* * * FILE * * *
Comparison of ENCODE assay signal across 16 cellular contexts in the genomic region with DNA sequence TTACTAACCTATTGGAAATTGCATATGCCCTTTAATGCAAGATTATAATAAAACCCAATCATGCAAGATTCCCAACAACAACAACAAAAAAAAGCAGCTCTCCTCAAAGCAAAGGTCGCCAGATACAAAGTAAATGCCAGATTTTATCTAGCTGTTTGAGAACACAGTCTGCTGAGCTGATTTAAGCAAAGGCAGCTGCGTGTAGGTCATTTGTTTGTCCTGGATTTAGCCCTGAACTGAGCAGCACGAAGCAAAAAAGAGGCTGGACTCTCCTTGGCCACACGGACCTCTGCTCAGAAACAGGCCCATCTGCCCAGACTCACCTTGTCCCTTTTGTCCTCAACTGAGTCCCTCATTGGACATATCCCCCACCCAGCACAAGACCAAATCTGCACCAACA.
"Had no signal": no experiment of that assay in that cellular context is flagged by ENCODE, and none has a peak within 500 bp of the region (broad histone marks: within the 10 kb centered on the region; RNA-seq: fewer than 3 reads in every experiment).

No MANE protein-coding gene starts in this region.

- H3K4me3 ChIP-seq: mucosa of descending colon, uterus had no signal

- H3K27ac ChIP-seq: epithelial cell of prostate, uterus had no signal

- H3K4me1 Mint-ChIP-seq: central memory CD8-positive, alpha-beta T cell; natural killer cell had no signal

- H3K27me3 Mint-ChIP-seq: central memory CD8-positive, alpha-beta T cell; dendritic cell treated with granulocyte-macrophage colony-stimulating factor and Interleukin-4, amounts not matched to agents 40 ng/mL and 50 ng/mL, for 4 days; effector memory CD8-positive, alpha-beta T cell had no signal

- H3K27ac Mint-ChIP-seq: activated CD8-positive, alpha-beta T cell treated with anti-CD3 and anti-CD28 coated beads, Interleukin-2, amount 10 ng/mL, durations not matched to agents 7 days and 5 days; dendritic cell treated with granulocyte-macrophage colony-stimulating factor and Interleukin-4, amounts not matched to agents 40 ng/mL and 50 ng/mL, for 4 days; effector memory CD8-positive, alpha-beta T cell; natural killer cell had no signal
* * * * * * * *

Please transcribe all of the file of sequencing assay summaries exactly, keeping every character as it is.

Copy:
Comparison of ENCODE assay signal across 16 cellular contexts in the genomic region with DNA sequence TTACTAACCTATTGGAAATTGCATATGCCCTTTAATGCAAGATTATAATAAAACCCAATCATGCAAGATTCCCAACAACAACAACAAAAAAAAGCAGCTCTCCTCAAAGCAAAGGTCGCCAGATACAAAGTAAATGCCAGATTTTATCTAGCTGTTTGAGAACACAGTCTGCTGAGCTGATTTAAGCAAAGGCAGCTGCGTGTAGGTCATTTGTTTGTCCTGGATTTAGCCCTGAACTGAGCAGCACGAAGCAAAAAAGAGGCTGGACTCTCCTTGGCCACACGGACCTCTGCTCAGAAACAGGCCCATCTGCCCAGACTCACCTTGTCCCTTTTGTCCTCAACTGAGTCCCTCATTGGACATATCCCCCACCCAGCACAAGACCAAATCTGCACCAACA.
"Had no signal": no experiment of that assay in that cellular context is flagged by ENCODE, and none has a peak within 500 bp of the region (broad histone marks: within the 10 kb centered on the region; RNA-seq: fewer than 3 reads in every experiment).

No MANE protein-coding gene starts in this region.

- H3K4me3 ChIP-seq: mucosa of descending colon, uterus had no signal

- H3K27ac ChIP-seq: epithelial cell of prostate, uterus had no signal

- H3K4me1 Mint-ChIP-seq: central memory CD8-positive, alpha-beta T cell; natural killer cell had no signal

- H3K27me3 Mint-ChIP-seq: central memory CD8-positive, alpha-beta T cell; dendritic cell treated with granulocyte-macrophage colony-stimulating factor and Interleukin-4, amounts not matched to agents 40 ng/mL and 50 ng/mL, for 4 days; effector memory CD8-positive, alpha-beta T cell had no signal

- H3K27ac Mint-ChIP-seq: activated CD8-positive, alpha-beta T cell treated with anti-CD3 and anti-CD28 coated beads, Interleukin-2, amount 10 ng/mL, durations not matched to agents 7 days and 5 days; dendritic cell treated with granulocyte-macrophage colony-stimulating factor and Interleukin-4, amounts not matched to agents 40 ng/mL and 50 ng/mL, for 4 days; effector memory CD8-positive, alpha-beta T cell; natural killer cell had no signal